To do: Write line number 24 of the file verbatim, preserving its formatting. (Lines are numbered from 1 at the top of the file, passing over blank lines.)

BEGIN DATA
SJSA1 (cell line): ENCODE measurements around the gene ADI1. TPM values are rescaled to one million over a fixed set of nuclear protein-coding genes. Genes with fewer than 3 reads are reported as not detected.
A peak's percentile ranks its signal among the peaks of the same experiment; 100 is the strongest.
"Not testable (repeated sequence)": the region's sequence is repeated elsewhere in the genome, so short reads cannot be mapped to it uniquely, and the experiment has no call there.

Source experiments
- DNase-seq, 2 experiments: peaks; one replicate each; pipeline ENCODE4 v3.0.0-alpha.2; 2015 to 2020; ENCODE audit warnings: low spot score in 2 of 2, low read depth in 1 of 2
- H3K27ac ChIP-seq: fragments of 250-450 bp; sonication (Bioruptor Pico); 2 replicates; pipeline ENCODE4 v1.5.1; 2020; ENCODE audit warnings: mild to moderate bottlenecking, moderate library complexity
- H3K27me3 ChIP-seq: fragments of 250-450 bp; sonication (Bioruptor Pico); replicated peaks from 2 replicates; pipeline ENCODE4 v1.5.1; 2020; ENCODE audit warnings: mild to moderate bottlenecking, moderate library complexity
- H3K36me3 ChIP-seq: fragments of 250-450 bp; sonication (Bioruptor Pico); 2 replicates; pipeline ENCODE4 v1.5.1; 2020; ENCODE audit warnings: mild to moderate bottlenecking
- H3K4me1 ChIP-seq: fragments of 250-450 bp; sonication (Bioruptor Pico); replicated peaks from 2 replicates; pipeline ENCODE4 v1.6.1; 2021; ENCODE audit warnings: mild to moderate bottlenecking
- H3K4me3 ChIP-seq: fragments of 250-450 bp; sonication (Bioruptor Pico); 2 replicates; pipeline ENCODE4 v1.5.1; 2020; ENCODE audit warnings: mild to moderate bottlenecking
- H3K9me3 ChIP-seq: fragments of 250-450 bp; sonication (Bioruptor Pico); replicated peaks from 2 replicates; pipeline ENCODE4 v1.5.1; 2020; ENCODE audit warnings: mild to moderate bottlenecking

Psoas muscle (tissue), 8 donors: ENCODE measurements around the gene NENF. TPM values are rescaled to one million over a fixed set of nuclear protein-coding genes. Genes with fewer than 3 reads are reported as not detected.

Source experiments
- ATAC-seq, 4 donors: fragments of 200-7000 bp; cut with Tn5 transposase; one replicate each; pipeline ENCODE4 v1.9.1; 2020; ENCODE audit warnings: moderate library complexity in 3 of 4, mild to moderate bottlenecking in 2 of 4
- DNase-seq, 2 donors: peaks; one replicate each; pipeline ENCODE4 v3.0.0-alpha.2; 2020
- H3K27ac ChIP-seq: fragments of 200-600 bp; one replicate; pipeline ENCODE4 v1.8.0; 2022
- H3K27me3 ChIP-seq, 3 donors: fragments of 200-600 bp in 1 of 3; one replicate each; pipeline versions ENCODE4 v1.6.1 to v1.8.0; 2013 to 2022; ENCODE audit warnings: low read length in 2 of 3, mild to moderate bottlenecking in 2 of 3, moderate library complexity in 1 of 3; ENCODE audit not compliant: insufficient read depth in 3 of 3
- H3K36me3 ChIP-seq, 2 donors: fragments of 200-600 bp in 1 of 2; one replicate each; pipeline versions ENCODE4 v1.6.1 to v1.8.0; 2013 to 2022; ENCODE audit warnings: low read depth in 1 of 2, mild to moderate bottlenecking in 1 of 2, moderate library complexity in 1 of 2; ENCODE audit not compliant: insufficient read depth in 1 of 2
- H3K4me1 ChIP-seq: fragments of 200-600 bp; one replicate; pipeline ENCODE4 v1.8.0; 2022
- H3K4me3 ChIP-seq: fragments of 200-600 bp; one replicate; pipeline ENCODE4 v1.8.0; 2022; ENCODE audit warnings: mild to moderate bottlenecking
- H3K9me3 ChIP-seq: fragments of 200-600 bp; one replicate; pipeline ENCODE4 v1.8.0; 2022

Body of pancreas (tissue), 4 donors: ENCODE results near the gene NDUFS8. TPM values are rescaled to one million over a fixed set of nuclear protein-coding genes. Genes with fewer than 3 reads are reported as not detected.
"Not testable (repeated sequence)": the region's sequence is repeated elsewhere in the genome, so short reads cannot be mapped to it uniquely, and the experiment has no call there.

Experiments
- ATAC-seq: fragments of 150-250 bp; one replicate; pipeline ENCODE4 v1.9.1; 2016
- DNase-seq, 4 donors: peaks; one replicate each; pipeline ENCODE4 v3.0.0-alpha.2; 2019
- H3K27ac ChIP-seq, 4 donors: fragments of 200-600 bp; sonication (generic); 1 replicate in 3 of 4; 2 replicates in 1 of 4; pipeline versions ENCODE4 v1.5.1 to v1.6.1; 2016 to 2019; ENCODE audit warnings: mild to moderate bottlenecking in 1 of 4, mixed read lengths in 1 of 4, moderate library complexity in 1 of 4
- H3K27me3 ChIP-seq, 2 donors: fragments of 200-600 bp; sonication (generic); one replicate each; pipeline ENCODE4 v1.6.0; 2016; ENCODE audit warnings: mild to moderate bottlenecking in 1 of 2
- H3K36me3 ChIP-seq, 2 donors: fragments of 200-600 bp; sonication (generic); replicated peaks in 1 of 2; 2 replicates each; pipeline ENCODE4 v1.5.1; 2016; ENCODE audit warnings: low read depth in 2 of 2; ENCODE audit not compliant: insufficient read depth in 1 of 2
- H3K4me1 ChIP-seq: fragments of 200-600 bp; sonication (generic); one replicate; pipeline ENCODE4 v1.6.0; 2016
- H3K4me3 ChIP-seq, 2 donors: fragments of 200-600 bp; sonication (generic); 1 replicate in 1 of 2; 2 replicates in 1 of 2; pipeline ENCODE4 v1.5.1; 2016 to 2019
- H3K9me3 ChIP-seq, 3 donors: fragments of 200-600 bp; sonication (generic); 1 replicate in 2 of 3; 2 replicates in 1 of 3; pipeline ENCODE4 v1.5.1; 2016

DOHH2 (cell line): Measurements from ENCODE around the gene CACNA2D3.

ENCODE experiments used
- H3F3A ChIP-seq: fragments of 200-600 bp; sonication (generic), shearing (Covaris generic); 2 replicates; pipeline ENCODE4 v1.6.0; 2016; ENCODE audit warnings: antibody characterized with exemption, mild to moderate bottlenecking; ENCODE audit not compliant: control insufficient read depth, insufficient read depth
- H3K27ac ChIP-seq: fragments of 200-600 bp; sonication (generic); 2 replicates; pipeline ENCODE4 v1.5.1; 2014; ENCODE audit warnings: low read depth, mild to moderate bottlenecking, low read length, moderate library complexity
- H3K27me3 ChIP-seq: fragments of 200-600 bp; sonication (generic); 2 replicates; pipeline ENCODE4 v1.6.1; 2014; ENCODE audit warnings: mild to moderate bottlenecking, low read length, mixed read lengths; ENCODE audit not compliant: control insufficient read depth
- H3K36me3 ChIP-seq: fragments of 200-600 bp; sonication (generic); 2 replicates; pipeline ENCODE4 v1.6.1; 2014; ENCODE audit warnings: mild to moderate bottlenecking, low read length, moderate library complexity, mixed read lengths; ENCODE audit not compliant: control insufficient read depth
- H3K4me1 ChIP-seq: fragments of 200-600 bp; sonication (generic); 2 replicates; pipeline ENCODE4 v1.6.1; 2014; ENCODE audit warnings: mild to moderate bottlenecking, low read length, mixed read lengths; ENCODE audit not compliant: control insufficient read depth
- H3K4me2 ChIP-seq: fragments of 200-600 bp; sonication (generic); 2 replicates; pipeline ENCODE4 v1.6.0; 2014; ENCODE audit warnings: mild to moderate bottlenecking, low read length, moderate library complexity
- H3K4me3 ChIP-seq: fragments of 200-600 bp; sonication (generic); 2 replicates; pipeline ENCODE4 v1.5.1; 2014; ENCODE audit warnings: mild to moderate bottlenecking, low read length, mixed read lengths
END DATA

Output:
Experiments